Breakout stars in Hollywood usually fit a certain aesthetic but Aussie actress-comedienne, Rebel Wilson, 27, is something of an anomaly. She's making a name for herself in part due to her plus-size screen presence, maximising the extra kilos to her advantage.
Since her role in Bridesmaids, Wilson has found herself on the employment treadmill. Her scene-stealing performance in the ensemble, What to Expect When You're Expecting led to a starring role in Pitch Perfect, and she will next appear in Pain and Gain, due for release next year.
"Weirdly, I get a lot of work where people tell me they don't want me to lose weight," she says.
Wilson was the first to be cast in in Pitch Perfect, a movie about competitive college a capella groups.
She plays Fat Amy - a name at odds with her new off-screen role as spokesperson for Jenny Craig Australia. Pitch Perfect producers feared weight loss would affect the storyline, and she was therefore contractually obligated to remain the same size.
"I was not permitted to go outside of 2kg," she confirms.
For many actors, playing a character called Fat Amy might be taken offensively. However, Wilson says, "Funny enough, I played a character named Fat Mandi [in Australian sketch show The Wedge], so if I hadn't had that background with this kind of thing, maybe I would have reacted differently when I got the script.
"But also, this is a girl who's super-confident in herself, and the writing is really funny, so when I read it I thought, 'Oh my God, I have to play this'. It was like when I read Melissa McCarthy's role in the Bridesmaids script, I said, 'Whoever gets to play this is going to be super-funny'."
A former law student ("I used to watch Ally McBeal and I thought being a lawyer seemed really cool, especially that they got to sing at the end of the week at the piano bar"), Wilson grew up in Sydney with her similarly colourfully-named siblings: Liberty, Ryot, and Annachi. Their parents were in the dog show business.
"I would be dragged every weekend to a dog show and I was forced to be a junior handler. We had competitions all the time and I really didn't like it. I found running around with the dogs, the dorkiest thing ever, so when I was 12 or 13 and I was old enough to stay home, I did."
After going to drama school, she won an scholarship to train with Second City, the famed Chicago improv group. Returning home, she became a regular on local tv comedies including Bogan Pride in which she played the role of an obese teenager named "Jennie Cragg".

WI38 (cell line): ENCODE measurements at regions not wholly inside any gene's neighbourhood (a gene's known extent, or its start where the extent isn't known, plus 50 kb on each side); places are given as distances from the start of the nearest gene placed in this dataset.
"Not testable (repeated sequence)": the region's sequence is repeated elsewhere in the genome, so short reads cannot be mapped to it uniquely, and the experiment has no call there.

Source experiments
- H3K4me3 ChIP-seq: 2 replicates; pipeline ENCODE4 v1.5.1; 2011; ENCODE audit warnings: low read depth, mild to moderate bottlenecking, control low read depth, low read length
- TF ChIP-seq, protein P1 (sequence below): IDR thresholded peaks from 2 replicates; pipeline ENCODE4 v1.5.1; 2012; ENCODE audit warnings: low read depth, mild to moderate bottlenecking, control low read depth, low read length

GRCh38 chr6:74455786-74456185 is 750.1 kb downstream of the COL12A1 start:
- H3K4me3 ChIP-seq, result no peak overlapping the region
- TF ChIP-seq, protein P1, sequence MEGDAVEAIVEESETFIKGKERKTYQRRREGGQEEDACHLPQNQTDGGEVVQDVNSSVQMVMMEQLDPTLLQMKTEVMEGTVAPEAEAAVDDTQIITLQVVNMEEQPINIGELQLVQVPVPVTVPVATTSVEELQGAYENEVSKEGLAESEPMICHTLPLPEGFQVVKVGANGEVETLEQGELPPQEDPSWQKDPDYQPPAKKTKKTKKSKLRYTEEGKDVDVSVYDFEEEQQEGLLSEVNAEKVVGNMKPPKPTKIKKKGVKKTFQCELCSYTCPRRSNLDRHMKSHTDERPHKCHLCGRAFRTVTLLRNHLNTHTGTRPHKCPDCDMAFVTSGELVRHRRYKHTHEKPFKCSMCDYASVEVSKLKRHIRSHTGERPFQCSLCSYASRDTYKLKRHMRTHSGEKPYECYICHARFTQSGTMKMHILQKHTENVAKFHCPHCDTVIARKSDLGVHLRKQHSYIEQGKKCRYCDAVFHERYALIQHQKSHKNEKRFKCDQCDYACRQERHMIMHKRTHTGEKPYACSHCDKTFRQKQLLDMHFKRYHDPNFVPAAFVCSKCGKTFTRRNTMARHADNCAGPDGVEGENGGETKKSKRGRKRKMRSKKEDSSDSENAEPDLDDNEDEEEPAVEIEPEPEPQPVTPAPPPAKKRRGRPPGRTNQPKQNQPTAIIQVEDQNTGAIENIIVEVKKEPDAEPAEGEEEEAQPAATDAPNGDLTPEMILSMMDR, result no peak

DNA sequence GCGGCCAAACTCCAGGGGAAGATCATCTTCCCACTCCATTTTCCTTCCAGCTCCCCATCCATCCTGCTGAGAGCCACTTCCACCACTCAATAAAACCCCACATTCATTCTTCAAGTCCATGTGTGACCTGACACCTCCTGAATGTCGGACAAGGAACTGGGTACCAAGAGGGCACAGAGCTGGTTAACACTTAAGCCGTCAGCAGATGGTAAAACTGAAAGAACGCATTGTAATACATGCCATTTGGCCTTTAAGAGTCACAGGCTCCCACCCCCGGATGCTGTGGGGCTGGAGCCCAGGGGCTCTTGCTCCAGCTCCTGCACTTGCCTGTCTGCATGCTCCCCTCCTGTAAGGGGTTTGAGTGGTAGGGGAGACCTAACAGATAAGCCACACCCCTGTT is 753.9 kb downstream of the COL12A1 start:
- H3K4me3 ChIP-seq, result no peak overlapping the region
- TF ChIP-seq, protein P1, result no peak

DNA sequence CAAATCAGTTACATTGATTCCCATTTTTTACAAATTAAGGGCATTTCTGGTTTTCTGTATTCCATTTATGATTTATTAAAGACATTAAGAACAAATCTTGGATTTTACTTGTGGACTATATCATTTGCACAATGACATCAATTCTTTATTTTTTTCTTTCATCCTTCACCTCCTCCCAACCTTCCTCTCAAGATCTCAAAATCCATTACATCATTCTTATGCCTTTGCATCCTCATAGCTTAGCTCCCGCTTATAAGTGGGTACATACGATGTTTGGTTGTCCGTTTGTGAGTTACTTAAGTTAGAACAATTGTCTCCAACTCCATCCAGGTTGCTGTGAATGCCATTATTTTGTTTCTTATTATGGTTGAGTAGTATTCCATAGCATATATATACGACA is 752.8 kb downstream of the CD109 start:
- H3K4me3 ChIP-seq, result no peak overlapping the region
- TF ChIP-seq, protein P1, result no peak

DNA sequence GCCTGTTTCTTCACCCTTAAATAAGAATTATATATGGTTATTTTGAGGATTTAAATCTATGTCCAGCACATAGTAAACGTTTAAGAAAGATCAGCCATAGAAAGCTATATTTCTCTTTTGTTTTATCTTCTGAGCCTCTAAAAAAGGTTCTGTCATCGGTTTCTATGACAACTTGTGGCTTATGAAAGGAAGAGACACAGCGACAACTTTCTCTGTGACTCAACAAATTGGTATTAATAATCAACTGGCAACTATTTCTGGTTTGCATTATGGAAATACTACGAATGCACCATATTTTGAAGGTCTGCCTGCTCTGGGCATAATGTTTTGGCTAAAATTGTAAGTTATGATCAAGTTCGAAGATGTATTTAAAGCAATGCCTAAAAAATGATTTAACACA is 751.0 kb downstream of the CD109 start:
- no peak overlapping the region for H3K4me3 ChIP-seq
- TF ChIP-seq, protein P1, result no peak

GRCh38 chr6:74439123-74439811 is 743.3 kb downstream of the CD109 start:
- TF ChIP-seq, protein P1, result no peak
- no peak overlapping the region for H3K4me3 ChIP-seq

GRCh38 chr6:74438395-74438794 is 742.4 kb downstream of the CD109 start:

"Some people think success is overnight. I suppose, considering I came from Australia, it has been pretty quick. But I have a background in stand-up and improv so I've really had to prove myself. It's not like I was plucked out of nowhere to be in these movies. When I was just a girl in Sydney, no one thought, 'Oh, she's going to be a movie star'. No one. I had to get by with actual skill and talent."
Wilson hasn't let her increasing international profile go to her head - her nearest and dearest won't let her.
"My family will be like, 'You aren't funny and your accent wasn't that good'," she laughs. "My grandmother is always saying, 'Why couldn't you wear something more flattering?' So they are constantly putting me down."
Wilson agrees she might have to shed some kilos for a role one day but right now she's benefitting from being able to stand out in ensembles like Pitch Perfect's.
And like most comedians, there's usually a dark side lurking behind the humour.
"Well, I've experienced tragedy and I turned that into comedy. I almost died when I was in Africa several years ago. I contracted malaria when I was there as a Rotary Youth Ambassador for Australia and I didn't take my pills. I hallucinated that I was an actress and that's where this career started. I'm really thankful for that," she says. "For a comedienne, you have to have a little tragedy or a dark side, just not too much. Otherwise it's too disruptive."
Who: Rebel Wilson
What: Pitch Perfect
When: Opens at cinemas today